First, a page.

In a randomized controlled trial on pediatric abdominal pain, 69 children were randomly assigned to a yoga or to a standard medical care group [41]. The yoga group met once a week for 10 weeks. At a one-year follow-up, the yoga group had a significant reduction in both pain intensity and pain frequency scores as well as less school absenteeism. The sustained effects may have resulted from continuing yoga practice by the yoga group, although that was not measured.

In a systematic review of the literature on several databases including PubMed and the Cochrane Library, six randomized, controlled trials met criteria with a total of 273 patients with irritable bowel syndrome [42].As compared to standard treatment, non-pharmacologic and pharmacologic treatments, the yoga group had a greater decrease in bowel symptoms and in the severity of irritable bowel syndrome as well as anxiety.

2.7.  Premenstrual Syndrome

A few studies were found in the literature on yoga for premenstrual syndrome. In one study, 64 women with premenstrual syndrome were given a 12- week yoga exercise program[43]. Atthe end of the three-month period, the women reported less body pain, abdominal swelling, abdominal cramps and breast tenderness and decreased use of analgesics during menstruation. In another study on primary dysmenorrhea, 34 young women were randomly assigned to yoga and standard treatment groups [44]. The yoga group participants were asked to practice yoga at home for 30 minutes a day, two times a week for three months. The yoga group had a significant decrease in menstrual pain. Increased physical fitness in the yoga group suggests that they had adhered to their yoga practice at home. In another randomized controlled trial, 40 undergraduate nursing students with primary dysmenorrhea were assigned to a yoga or control group [45]. The yoga group practiced for 60 minutes once a week for three months including physical exercise combined with relaxation and meditation. Based on a visual analogue scale for pain and the Menstrual Distress Questionnaire, menstrual pain intensity and menstrual distress scores decreased significantly by the end of the three-month period.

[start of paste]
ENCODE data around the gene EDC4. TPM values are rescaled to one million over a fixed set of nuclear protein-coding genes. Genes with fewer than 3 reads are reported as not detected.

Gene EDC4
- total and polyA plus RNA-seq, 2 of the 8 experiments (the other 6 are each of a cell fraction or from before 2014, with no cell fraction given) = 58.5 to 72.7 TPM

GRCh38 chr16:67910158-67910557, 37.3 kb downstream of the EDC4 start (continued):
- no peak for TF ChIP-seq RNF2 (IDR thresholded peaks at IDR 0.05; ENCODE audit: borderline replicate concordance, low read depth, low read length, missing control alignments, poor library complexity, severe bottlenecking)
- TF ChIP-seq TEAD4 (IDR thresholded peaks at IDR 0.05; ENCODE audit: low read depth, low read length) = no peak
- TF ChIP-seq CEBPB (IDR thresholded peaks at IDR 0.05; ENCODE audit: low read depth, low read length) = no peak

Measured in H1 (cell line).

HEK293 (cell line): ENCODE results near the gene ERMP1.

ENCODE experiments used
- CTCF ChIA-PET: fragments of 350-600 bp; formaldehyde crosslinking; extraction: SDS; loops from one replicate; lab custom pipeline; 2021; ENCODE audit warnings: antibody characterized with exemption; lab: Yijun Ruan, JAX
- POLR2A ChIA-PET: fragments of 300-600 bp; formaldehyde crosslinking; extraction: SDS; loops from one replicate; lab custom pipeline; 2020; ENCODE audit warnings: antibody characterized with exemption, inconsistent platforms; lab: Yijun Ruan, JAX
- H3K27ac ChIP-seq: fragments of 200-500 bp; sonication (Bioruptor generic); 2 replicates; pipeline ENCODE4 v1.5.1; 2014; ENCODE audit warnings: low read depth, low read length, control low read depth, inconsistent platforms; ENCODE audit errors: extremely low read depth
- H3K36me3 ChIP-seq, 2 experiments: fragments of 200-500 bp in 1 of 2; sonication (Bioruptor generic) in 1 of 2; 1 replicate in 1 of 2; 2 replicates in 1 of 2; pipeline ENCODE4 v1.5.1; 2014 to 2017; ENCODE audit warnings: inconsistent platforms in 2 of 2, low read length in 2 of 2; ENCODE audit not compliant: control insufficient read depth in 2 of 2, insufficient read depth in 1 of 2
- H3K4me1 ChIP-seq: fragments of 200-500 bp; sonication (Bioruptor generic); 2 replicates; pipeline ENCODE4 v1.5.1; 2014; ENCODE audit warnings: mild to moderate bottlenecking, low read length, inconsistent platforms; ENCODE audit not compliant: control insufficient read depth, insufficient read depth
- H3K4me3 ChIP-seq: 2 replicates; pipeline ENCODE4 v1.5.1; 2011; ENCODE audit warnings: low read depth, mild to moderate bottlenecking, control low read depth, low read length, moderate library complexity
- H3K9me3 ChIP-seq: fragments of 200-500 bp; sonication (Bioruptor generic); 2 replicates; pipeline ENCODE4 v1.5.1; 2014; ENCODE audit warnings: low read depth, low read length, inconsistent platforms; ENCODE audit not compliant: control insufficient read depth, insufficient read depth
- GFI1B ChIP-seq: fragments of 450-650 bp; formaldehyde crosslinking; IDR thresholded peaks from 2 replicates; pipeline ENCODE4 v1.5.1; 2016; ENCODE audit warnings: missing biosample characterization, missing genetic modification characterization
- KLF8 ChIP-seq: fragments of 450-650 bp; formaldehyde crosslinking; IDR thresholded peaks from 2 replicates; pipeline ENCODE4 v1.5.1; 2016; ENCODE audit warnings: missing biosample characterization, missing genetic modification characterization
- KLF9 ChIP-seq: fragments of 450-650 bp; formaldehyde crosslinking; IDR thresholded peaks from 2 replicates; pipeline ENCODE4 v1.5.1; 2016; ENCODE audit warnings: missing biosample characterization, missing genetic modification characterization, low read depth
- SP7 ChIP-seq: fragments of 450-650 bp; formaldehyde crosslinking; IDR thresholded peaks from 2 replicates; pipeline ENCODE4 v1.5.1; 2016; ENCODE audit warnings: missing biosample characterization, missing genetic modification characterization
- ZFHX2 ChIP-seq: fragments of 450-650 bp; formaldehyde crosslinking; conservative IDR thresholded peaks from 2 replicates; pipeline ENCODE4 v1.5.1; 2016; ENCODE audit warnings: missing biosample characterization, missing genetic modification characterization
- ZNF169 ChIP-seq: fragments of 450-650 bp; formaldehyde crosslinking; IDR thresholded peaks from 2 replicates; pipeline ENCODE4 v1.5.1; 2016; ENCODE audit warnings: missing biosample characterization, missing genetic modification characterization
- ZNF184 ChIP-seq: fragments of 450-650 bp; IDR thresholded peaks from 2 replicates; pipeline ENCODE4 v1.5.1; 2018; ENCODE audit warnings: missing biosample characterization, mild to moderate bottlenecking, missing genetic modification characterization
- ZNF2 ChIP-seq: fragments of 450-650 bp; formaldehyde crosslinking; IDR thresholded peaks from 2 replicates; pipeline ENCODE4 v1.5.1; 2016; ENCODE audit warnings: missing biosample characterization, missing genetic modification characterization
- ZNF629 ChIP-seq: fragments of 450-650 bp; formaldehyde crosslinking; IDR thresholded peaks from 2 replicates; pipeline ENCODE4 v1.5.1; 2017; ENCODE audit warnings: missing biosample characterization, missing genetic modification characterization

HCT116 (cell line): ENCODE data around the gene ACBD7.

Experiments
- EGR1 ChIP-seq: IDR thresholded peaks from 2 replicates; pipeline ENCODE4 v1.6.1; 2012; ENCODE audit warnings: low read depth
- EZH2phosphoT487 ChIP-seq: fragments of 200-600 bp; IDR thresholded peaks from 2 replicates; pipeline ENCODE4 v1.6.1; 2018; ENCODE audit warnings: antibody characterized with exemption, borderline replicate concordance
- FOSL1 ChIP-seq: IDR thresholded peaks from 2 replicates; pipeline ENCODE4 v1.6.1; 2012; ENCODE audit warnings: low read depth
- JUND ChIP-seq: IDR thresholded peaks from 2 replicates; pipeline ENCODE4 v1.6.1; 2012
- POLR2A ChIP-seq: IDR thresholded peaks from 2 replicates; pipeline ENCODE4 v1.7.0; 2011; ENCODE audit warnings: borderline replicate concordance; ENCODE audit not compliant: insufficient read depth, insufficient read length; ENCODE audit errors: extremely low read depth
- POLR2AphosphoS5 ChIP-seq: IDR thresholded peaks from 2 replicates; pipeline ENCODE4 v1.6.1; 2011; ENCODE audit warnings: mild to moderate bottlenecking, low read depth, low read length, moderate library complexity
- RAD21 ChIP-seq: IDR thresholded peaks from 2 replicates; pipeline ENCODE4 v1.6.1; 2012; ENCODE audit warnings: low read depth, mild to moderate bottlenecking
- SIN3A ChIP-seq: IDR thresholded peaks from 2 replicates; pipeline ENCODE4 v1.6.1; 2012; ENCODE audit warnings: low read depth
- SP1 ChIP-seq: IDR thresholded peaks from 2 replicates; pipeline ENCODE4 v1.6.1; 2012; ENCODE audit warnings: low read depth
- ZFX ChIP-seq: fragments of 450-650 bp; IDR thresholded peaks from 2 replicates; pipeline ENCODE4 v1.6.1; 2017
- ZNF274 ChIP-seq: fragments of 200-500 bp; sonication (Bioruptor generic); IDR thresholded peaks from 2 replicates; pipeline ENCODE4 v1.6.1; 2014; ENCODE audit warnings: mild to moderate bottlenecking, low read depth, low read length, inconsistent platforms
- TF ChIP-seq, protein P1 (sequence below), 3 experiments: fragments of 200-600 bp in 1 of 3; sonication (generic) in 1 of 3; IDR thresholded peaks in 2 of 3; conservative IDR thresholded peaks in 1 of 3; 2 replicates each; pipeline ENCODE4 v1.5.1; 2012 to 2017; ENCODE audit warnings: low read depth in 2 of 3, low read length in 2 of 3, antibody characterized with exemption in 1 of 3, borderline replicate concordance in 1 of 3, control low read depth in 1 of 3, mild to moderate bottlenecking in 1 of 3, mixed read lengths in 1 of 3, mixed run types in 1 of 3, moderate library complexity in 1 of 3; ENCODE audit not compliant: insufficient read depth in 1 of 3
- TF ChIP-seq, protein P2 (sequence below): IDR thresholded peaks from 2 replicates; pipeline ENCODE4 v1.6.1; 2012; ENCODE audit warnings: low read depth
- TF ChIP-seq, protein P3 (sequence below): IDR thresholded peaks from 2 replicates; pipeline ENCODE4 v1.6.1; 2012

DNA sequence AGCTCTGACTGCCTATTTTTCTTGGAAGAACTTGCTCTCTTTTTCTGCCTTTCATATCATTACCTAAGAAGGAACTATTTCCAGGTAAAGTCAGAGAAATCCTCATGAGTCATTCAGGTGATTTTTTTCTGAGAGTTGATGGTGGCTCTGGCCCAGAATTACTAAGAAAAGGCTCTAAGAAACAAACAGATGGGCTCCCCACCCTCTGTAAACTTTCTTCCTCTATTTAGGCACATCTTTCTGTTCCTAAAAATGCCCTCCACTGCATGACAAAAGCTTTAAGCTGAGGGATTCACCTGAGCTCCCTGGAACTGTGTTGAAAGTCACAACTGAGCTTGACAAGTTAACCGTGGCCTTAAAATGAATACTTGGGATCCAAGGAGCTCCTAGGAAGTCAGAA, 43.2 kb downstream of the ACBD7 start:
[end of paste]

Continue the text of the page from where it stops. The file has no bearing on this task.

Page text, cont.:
2.8.  Other Gynecologic Pain Problems

Yoga research has also been conducted with women who had endometriosis, pelvic pain and gynecologic surgery. In a randomized controlled trial, 40 women with endometriosis were randomly assigned to a yoga or a control group [46]. The yoga participants attended 90-minute yoga sessions twice per week for two months. Pain intensity as well as pain scores on the Endometriosis Health Profile Questionnaire significantly decreased for the yoga group.

At least three studies on yoga for pelvic pain have appeared in the literature. In a single arm trial, yoga participants attended twice weekly Iyengar sessions and were asked to practice at home one hour per week for six weeks[47]. The participants completed the Impact of Pelvic Pain Questionnaire and the Sexual Health Outcomes in Women Questionnaire and they were asked to keep daily logs on the severity of their pelvic pain. By the end of the six-week period, pain intensity had decreased as well as pelvic pain interference. In a randomized controlled study, one group received anti-inflammatory medications and the other group received yoga therapy including poses, breathing exercises and relaxation along with anti-inflammatory medications for two months[48]. At the end of the treatment period,the yoga group patients had a significant decrease in pain intensity as reported on a visual analogue scale. In a systematic review based on literature from the PubMed and Cochrane databases, only 15 of 1435 studies met criteria[49].These suggested that women’s pregnancy–related pelvic pain was reduced following yoga.

2.9.  Labor Pain

In a labor pain study, yoga was practiced for six, one-hour sessions [50]. The yoga group experienced less labor pain than the control group and had a shorter first stage labor as well as a shorter total time in labor. In a randomized controlled study, 60 women were randomly assigned to a yoga or control group [51]. The prenatal yoga involved one-hour classes three times a week starting at 20 weeks gestational age. During labor, the yoga group had lower pain intensity at three–four centimeters dilatation and at two hours after that measurement. Those who completed the yoga class had shorter second and third stages of labor, reduced frequency of labor induction and a lower percentage of Caesareansection.

2.10.           Autoimmune Conditions